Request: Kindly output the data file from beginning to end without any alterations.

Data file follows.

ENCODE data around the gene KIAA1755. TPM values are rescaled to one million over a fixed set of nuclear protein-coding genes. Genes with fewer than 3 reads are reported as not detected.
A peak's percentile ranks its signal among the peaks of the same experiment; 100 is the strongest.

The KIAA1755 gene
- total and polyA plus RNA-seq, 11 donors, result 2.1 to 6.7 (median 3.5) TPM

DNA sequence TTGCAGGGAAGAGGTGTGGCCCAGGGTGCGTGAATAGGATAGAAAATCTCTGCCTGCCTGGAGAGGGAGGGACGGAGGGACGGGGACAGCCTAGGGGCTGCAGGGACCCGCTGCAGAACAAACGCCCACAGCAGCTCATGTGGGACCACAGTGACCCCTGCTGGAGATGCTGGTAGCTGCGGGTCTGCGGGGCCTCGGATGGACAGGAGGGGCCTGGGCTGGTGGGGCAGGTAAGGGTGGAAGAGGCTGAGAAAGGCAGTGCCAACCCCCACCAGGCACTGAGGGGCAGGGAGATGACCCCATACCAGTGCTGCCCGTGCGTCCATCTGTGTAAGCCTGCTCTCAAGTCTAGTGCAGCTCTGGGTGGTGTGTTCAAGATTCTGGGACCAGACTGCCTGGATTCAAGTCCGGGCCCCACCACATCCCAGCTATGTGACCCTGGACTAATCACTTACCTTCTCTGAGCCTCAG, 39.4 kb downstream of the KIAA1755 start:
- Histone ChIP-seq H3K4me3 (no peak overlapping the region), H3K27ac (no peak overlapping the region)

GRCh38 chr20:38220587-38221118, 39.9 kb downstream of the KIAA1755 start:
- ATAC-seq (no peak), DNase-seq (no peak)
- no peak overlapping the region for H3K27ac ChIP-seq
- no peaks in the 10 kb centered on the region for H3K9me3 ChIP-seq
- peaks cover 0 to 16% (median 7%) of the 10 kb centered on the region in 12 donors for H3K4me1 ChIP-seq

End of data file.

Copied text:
ENCODE data around the gene KIAA1755. TPM values are rescaled to one million over a fixed set of nuclear protein-coding genes. Genes with fewer than 3 reads are reported as not detected.
A peak's percentile ranks its signal among the peaks of the same experiment; 100 is the strongest.

The KIAA1755 gene
- total and polyA plus RNA-seq, 11 donors, result 2.1 to 6.7 (median 3.5) TPM

DNA sequence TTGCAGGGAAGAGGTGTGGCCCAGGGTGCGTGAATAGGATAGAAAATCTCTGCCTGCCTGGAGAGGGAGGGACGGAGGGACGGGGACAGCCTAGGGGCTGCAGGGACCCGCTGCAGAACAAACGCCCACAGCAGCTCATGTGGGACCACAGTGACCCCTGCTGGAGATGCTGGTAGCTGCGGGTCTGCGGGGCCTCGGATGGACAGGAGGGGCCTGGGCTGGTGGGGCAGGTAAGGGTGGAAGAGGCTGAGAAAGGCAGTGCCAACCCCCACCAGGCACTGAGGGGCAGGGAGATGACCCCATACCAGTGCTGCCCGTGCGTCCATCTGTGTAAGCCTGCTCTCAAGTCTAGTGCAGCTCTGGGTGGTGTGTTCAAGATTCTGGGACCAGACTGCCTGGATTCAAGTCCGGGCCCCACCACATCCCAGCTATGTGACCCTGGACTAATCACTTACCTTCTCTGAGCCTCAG, 39.4 kb downstream of the KIAA1755 start:
- Histone ChIP-seq H3K4me3 (no peak overlapping the region), H3K27ac (no peak overlapping the region)

GRCh38 chr20:38220587-38221118, 39.9 kb downstream of the KIAA1755 start:
- ATAC-seq (no peak), DNase-seq (no peak)
- no peak overlapping the region for H3K27ac ChIP-seq
- no peaks in the 10 kb centered on the region for H3K9me3 ChIP-seq
- peaks cover 0 to 16% (median 7%) of the 10 kb centered on the region in 12 donors for H3K4me1 ChIP-seq